Poems About Life: Main Homepage   Nature Poetry and the Human World, link. Nature scene of rocks, plants and water. Identified as Lake Saimaa in Finland.


 

Flower in the Crannied Wall

by Alfred Lord Tennyson

Flower in the crannied wall,
I pluck you out of the crannies,
I hold you here, root and all, in my hand,
Little floweróbut if I could understand
What you are, root and all, and all in all,
I should know what God and man is.  


- - - - - - - - - - - - - - - - - - - - - - - - - - - - - -

As the Zen mystic D. T. Suzuki pointed out, Flower in the Crannied Wall
by Alfred Lord Tennyson says a great deal about the way the West approaches nature, and the difference between the West and some Eastern traditions. Here is a description from
philosophicalsociety.com:

Consider the manner in which two exceptional poets describe an ordinary flower. Here's the haiku of Basho, a Japanese scribe of the 17th century:

When I look carefully
I see the nazuna blooming
By the hedge!

Here are the words of Alfred Lord Tennyson:

Flower in the crannied wall,
I pluck you out of the crannies; --
Hold you here, root and all, in my hand,
Little flower -- but if I could understand
What you are, root and all, and all in all,
I should know what God and man is.

Daisetz Suzuki, the venerated Zen sage and scholar, sees every difference in the world between the two experiences. "Basho does not pluck the flower," he writes in Zen Buddhism and Psychoanalysis. "He just looks at it. He is absorbed in thought. He feels something in his mind, but he does not express it...." Tennyson, by contrast, "is active and analytical. He first plucks the flower from the place where it grows. He separates it from the ground where it belongs....he does not leave the flower alone. He must tear it away from the crannied wall, 'root and all,' which means the plant must die. He does not, apparently, care for its destiny; his curiosity must be satisifed."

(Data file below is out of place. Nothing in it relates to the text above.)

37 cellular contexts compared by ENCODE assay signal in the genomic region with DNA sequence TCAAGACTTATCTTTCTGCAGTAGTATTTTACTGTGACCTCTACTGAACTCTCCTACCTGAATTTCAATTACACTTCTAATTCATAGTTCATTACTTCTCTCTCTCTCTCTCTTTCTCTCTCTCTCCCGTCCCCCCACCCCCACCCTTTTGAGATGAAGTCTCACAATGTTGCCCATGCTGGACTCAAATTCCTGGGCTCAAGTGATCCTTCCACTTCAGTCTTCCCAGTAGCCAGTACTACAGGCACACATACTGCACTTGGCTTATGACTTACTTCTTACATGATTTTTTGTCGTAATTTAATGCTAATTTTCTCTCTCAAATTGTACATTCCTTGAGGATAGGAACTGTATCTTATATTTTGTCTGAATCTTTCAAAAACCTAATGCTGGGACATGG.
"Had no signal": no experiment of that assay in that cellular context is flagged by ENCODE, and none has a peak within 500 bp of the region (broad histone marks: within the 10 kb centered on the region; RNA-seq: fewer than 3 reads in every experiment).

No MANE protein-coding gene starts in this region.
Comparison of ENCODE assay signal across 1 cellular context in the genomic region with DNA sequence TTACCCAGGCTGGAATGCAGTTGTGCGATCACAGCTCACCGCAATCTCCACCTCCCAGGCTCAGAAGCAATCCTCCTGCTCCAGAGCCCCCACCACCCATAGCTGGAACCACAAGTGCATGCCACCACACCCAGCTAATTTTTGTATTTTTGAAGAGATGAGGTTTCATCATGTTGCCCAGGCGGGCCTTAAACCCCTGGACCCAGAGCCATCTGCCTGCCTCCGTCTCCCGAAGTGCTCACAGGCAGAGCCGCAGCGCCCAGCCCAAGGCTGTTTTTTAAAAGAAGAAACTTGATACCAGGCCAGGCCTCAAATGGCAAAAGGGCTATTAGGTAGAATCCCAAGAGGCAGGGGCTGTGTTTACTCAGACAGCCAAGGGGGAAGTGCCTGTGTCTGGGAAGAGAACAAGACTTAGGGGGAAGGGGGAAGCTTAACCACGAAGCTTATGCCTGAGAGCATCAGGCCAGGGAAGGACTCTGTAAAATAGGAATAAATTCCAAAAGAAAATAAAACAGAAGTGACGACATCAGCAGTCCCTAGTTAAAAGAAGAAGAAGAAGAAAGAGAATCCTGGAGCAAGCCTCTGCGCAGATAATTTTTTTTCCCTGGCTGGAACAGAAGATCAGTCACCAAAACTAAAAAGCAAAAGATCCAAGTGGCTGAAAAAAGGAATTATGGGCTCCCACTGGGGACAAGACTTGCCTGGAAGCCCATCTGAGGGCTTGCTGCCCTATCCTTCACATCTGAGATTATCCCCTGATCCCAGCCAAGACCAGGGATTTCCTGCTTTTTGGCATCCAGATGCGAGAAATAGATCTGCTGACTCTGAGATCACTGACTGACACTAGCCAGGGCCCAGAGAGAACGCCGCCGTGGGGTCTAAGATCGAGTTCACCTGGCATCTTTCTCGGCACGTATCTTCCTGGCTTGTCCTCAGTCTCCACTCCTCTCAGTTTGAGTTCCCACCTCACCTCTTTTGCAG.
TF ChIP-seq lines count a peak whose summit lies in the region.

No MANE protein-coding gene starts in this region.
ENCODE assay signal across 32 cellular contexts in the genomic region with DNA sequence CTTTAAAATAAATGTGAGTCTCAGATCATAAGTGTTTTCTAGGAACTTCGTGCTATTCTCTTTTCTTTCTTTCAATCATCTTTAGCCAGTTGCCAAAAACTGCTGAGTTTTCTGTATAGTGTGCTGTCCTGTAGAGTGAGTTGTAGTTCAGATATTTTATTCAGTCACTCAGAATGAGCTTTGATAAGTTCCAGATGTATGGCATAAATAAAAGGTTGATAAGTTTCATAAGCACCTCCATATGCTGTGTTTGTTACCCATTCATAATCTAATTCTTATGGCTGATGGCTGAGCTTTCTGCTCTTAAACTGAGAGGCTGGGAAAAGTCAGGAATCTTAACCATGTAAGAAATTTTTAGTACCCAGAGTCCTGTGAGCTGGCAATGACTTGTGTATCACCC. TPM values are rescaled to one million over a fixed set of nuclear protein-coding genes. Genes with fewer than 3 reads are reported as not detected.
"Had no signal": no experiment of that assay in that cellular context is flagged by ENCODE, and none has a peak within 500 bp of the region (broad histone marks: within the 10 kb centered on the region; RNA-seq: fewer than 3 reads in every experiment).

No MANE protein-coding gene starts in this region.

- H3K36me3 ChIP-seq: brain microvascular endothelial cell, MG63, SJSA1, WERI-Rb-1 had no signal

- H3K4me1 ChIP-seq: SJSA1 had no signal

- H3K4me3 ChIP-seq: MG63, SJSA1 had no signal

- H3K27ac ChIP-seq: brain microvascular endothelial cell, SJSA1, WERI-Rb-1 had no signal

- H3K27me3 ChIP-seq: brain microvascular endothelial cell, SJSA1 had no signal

Note that Basho, content merely to "look," reacts as though he has just learned the deep mystery of the flower, while Tennyson, grabbing, dissecting and scrutinizing it, is frustrated in his effort to understand -- frustrated all the more so, because he suspects the riddle of the universe might be disclosed to him at once if he could just make sense of the flower.

For Dr. Suzuki, the contrast in poetic feeling clearly points to irreconcilable mentalities: the western mind, he says, is "analytical, discriminative, differential, inductive, individualistic, intellectual, objective, scientific, generalizing, conceptual, schematic, impersonal, legalistic, organizing, power-wielding, self-assertive, disposed to impose its will upon others." He characterizes the eastern mindset as "synthetic, totalizing, integrative, nondiscriminative, deductive, nonsystematic, dogmatic, intuitive (rather, affective), nondiscursive, subjective, spiritually individualistic and socially group-minded."

... "The Zen way preserves life as life," he says; "no surgical knife touches it. The Zen poet sings:

All is left to her natural beauty,
Her skin is intact,
Her bones are as they are:
There is no need for the paints, powders of any tint.
She is as she is, no more, no less.
How marvelous!"

(© Tim Ruggiero, May 2, 2002)

Alfred Lord Tennyson lived from 1809 to 1892.


Nature Poetry and the Human World
Poems About Life: Main Homepage

You are welcome to send me an email at
letters at kensanes.com
Please see this page for image information.
Copyright © 2010-2011 Ken Sanes